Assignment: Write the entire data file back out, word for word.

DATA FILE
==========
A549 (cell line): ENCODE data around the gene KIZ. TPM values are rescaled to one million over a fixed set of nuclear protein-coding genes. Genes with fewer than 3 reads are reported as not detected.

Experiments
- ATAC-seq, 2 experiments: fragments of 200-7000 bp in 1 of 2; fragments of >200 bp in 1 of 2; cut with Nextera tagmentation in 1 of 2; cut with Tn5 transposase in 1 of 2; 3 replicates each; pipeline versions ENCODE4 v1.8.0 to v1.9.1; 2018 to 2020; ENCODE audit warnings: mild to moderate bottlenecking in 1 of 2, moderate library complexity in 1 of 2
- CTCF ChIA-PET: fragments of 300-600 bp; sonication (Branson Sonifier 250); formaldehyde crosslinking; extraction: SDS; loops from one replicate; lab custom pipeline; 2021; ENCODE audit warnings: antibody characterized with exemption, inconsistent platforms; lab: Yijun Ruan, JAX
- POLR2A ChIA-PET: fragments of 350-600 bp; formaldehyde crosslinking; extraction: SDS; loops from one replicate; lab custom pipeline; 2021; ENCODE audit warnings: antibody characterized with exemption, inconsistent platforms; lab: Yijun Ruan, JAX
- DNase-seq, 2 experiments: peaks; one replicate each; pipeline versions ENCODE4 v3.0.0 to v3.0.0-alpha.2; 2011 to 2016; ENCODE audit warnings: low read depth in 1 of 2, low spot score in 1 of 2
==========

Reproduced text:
A549 (cell line): ENCODE data around the gene KIZ. TPM values are rescaled to one million over a fixed set of nuclear protein-coding genes. Genes with fewer than 3 reads are reported as not detected.

Experiments
- ATAC-seq, 2 experiments: fragments of 200-7000 bp in 1 of 2; fragments of >200 bp in 1 of 2; cut with Nextera tagmentation in 1 of 2; cut with Tn5 transposase in 1 of 2; 3 replicates each; pipeline versions ENCODE4 v1.8.0 to v1.9.1; 2018 to 2020; ENCODE audit warnings: mild to moderate bottlenecking in 1 of 2, moderate library complexity in 1 of 2
- CTCF ChIA-PET: fragments of 300-600 bp; sonication (Branson Sonifier 250); formaldehyde crosslinking; extraction: SDS; loops from one replicate; lab custom pipeline; 2021; ENCODE audit warnings: antibody characterized with exemption, inconsistent platforms; lab: Yijun Ruan, JAX
- POLR2A ChIA-PET: fragments of 350-600 bp; formaldehyde crosslinking; extraction: SDS; loops from one replicate; lab custom pipeline; 2021; ENCODE audit warnings: antibody characterized with exemption, inconsistent platforms; lab: Yijun Ruan, JAX
- DNase-seq, 2 experiments: peaks; one replicate each; pipeline versions ENCODE4 v3.0.0 to v3.0.0-alpha.2; 2011 to 2016; ENCODE audit warnings: low read depth in 1 of 2, low spot score in 1 of 2